Wrobel has sold six aircraft to U.S. buyers so far this year, along with three to Europe, and one to Korea. She said supplementary tools like pictures, video, and FaceTime have been helpful in cementing those deals.

“I’ve got a client doing that right now with a single-engine turboprop that’s down in the States. With the technology we have nowadays, it’s almost like being there.”

However, digital imagery can never replace a thorough maintenance inspection, and that’s where independent maintenance shops can act as the eyes of the buyer.

“For bigger aircraft, foreign buyers might use a third-party shop here in Canada to do the inspection,” noted Wrobel. “Then, nothing has to leave the country. For example, I sold a [Cessna] Caravan and all the inspections were done here before it was delivered to the States. But it was purchased and accepted while it was still here.”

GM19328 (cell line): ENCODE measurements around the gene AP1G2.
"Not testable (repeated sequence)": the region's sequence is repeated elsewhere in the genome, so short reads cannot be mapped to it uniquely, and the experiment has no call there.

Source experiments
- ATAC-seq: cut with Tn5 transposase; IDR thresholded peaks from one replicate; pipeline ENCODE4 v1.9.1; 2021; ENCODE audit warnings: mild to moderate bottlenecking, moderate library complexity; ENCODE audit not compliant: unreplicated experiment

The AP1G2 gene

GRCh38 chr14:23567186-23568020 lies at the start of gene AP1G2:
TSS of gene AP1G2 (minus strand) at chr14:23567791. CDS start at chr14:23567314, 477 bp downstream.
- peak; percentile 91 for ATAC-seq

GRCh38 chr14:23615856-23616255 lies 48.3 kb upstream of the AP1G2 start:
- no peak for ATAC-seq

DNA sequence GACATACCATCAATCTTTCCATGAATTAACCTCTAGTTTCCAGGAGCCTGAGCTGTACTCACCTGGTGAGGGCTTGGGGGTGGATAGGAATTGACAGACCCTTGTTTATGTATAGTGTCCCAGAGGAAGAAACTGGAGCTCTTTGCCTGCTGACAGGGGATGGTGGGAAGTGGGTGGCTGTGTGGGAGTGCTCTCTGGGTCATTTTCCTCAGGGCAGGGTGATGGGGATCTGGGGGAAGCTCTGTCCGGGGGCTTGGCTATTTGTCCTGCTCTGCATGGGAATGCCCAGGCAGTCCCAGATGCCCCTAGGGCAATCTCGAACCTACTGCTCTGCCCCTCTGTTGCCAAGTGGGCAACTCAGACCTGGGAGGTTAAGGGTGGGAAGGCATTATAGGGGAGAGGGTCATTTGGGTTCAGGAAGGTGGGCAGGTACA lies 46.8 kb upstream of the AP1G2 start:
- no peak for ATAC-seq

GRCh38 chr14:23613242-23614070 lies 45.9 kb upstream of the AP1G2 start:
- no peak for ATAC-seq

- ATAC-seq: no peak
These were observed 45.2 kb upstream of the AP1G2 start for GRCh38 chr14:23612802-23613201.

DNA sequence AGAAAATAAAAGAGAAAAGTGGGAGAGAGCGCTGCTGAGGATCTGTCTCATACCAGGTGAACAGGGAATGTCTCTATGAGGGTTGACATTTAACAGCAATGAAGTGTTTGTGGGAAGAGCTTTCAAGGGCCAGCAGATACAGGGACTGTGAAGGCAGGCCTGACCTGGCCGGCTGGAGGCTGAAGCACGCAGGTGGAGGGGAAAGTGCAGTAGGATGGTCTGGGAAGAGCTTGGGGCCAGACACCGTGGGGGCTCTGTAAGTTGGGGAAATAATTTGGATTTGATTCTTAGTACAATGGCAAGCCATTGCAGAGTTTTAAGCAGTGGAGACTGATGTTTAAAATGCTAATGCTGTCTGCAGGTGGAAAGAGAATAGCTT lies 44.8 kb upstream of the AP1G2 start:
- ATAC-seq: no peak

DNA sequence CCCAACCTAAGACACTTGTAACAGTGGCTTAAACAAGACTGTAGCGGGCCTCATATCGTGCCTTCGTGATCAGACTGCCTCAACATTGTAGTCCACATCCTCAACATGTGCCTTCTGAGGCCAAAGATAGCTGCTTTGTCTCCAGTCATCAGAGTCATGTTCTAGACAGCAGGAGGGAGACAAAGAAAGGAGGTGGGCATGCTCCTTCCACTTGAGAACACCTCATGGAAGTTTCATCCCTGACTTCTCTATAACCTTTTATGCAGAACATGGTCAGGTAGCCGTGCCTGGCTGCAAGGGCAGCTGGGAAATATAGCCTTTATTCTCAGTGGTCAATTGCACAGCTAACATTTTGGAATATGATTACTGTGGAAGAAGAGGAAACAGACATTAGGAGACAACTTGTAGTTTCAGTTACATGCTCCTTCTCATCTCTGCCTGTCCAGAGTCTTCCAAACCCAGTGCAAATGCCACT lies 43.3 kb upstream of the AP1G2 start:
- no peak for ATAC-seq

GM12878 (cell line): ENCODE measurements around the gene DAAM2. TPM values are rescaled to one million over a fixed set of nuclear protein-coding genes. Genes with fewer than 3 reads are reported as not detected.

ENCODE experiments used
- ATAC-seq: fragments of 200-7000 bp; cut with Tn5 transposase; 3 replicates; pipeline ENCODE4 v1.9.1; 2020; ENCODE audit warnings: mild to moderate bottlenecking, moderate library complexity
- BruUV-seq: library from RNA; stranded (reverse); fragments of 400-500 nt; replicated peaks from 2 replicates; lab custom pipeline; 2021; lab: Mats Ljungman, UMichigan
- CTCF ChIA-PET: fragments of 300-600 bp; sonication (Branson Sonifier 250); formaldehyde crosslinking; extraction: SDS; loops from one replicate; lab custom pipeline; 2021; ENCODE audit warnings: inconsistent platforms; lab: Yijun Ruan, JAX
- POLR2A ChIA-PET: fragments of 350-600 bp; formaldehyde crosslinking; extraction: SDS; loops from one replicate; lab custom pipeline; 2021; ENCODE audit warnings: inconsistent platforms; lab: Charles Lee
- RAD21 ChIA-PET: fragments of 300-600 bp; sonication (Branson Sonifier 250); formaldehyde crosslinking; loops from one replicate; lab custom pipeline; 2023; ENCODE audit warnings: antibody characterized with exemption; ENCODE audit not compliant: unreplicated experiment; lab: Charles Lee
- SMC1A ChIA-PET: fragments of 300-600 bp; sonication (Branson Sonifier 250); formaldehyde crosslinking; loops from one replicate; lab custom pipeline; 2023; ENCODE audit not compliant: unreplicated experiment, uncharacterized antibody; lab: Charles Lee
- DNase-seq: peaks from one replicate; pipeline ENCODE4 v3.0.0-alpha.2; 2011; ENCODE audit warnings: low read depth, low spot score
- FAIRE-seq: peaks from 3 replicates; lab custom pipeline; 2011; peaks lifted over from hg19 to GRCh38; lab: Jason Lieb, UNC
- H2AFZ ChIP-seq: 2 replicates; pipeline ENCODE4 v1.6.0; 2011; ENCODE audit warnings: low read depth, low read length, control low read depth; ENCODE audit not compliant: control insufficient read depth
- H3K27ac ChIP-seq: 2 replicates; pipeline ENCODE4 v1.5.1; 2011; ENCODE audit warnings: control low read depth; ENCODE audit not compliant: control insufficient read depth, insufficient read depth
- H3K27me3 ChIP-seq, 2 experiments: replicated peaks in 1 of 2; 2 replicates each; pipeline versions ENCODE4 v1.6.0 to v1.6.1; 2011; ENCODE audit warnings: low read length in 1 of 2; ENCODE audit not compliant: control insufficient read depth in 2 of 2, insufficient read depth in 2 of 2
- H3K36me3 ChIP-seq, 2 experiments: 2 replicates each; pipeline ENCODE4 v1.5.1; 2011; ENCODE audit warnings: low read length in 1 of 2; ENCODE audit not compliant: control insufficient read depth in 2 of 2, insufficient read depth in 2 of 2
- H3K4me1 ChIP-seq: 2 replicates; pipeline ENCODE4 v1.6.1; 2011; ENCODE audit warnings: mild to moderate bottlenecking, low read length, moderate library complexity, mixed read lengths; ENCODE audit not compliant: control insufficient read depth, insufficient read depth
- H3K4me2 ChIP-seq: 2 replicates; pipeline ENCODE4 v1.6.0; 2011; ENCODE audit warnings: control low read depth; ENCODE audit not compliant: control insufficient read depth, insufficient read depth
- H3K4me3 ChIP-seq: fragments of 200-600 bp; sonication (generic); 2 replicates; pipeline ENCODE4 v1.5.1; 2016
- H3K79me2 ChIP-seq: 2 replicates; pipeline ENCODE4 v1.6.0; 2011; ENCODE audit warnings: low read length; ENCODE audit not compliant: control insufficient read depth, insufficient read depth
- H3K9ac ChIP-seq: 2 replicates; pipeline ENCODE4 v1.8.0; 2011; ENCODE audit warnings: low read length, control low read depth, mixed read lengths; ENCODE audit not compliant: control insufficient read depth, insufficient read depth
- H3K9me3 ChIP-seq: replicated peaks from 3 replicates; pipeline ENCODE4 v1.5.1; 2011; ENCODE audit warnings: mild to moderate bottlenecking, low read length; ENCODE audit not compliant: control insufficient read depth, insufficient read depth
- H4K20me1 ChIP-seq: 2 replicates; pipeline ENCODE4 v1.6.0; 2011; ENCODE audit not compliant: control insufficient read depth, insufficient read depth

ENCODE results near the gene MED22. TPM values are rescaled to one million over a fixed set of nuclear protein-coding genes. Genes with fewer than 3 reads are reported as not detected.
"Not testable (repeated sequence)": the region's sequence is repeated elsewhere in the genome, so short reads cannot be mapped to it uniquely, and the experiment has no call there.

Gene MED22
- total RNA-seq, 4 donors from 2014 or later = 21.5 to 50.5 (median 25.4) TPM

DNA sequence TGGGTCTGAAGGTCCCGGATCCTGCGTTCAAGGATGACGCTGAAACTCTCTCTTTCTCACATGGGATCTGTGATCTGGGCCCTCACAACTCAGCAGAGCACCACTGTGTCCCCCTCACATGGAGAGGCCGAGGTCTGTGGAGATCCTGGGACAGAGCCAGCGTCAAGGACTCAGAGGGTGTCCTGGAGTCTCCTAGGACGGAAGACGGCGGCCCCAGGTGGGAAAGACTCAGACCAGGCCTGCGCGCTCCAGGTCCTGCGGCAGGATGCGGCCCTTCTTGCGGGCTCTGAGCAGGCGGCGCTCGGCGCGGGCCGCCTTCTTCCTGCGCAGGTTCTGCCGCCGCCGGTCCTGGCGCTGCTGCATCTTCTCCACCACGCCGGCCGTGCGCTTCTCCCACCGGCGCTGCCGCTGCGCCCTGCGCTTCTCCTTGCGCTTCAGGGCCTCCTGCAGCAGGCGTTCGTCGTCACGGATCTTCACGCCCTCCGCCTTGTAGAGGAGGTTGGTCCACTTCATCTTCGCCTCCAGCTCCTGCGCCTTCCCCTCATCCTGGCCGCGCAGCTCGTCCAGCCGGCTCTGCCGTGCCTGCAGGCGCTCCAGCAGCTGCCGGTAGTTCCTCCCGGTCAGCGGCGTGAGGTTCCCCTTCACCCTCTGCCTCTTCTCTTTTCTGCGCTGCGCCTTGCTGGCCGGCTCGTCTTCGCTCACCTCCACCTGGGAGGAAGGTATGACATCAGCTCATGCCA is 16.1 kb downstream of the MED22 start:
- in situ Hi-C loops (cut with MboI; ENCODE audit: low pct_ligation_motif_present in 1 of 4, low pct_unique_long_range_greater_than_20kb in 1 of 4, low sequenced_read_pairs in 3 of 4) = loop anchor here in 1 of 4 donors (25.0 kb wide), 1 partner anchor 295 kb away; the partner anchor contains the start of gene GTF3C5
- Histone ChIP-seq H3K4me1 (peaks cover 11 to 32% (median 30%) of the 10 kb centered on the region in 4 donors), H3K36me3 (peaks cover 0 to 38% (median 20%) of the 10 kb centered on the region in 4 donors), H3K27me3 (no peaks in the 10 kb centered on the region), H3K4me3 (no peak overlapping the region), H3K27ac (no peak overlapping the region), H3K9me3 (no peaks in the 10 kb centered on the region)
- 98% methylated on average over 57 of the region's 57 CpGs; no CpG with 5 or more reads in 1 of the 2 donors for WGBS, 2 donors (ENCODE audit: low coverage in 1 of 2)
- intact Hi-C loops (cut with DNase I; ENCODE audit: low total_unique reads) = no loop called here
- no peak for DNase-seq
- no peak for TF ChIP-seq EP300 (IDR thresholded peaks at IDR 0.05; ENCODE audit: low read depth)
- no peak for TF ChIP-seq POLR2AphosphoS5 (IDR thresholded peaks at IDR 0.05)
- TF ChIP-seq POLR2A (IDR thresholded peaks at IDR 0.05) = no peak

Anna Pangrazzi, president of Apex Aircraft Sales in Markham, Ont., told Skies that her buyers have been fine with third-party inspections, too.

“We haven’t had that big of an issue, because the majority of our sales are in Ontario,” she said. “We have delivered six aircraft to the U.S. since COVID, and the pre-purchase inspections have been done in Canada.”

Following the outbreak of the pandemic, Pangrazzi said business essentially came to a halt, but “in June, we had a big bump, like pent-up demand. We are now on target to do the same amount of business as last year.”

Pictured is Glenn Williams, director of business development and sales at Skyservice Business Aviation. The company offers a full range of aircraft inspection capabilities. Skyservice Photo

In some cases, her deals have been delayed thanks to travel restrictions, but the demand for quality used aircraft shows a renewed interest in general aviation. It’s a demand that crosses borders, as buyers search the globe for the right machine.